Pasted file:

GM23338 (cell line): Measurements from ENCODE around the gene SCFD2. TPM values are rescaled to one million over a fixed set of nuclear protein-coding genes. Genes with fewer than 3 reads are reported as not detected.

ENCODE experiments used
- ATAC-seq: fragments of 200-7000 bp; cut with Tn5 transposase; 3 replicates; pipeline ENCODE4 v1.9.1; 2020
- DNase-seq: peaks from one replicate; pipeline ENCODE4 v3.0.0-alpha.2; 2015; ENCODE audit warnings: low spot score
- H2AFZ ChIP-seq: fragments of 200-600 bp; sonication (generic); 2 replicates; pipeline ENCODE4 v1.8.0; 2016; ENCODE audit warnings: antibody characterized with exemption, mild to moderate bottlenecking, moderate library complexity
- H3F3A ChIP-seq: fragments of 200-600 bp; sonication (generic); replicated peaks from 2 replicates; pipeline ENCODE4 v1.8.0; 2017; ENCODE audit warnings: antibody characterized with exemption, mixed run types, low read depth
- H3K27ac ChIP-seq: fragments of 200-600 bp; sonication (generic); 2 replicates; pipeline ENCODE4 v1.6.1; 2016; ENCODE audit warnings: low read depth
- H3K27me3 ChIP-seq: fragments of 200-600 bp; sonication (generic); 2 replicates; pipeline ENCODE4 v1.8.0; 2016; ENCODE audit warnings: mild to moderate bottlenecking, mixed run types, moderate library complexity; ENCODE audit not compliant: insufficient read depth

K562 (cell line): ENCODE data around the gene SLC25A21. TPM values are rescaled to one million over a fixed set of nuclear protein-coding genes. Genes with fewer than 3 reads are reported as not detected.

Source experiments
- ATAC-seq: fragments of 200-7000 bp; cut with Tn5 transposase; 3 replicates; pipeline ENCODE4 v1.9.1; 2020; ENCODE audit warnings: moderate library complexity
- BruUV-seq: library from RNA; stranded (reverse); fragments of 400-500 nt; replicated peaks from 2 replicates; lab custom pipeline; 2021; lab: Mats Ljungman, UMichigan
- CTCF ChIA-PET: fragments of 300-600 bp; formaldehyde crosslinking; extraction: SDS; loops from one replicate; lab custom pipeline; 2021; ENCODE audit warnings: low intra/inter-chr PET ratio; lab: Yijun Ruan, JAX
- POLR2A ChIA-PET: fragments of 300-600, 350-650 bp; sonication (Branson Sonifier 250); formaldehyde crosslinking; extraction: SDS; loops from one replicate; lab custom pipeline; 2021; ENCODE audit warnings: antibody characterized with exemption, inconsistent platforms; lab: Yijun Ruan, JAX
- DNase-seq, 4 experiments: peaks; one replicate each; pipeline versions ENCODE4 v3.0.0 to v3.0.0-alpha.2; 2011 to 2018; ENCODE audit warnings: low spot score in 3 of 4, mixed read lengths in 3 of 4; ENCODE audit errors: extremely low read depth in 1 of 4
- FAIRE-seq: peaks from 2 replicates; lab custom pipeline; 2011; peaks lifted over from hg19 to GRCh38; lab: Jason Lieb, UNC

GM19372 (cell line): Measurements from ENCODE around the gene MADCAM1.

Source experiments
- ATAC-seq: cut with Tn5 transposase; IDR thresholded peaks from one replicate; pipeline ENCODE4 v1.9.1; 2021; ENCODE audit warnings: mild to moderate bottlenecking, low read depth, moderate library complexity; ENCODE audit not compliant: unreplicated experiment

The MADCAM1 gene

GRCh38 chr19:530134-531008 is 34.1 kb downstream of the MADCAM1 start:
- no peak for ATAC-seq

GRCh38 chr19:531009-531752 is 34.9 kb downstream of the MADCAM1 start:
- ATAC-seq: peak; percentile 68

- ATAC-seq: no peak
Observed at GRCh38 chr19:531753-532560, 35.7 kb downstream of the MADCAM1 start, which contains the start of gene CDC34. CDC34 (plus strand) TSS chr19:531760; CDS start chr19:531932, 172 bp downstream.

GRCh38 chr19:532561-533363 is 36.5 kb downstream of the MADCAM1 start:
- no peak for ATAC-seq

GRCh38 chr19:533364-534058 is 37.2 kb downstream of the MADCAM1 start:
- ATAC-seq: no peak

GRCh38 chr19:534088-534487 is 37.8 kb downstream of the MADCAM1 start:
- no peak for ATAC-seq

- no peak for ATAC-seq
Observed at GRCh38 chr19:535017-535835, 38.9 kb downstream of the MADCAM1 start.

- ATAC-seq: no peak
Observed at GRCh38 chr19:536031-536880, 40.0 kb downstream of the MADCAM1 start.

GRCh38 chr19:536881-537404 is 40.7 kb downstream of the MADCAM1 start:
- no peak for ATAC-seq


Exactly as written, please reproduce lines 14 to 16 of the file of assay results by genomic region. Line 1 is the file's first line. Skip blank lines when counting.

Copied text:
- POLR2A ChIA-PET: fragments of 300-600, 350-650 bp; sonication (Branson Sonifier 250); formaldehyde crosslinking; extraction: SDS; loops from one replicate; lab custom pipeline; 2021; ENCODE audit warnings: antibody characterized with exemption, inconsistent platforms; lab: Yijun Ruan, JAX
- DNase-seq, 4 experiments: peaks; one replicate each; pipeline versions ENCODE4 v3.0.0 to v3.0.0-alpha.2; 2011 to 2018; ENCODE audit warnings: low spot score in 3 of 4, mixed read lengths in 3 of 4; ENCODE audit errors: extremely low read depth in 1 of 4
- FAIRE-seq: peaks from 2 replicates; lab custom pipeline; 2011; peaks lifted over from hg19 to GRCh38; lab: Jason Lieb, UNC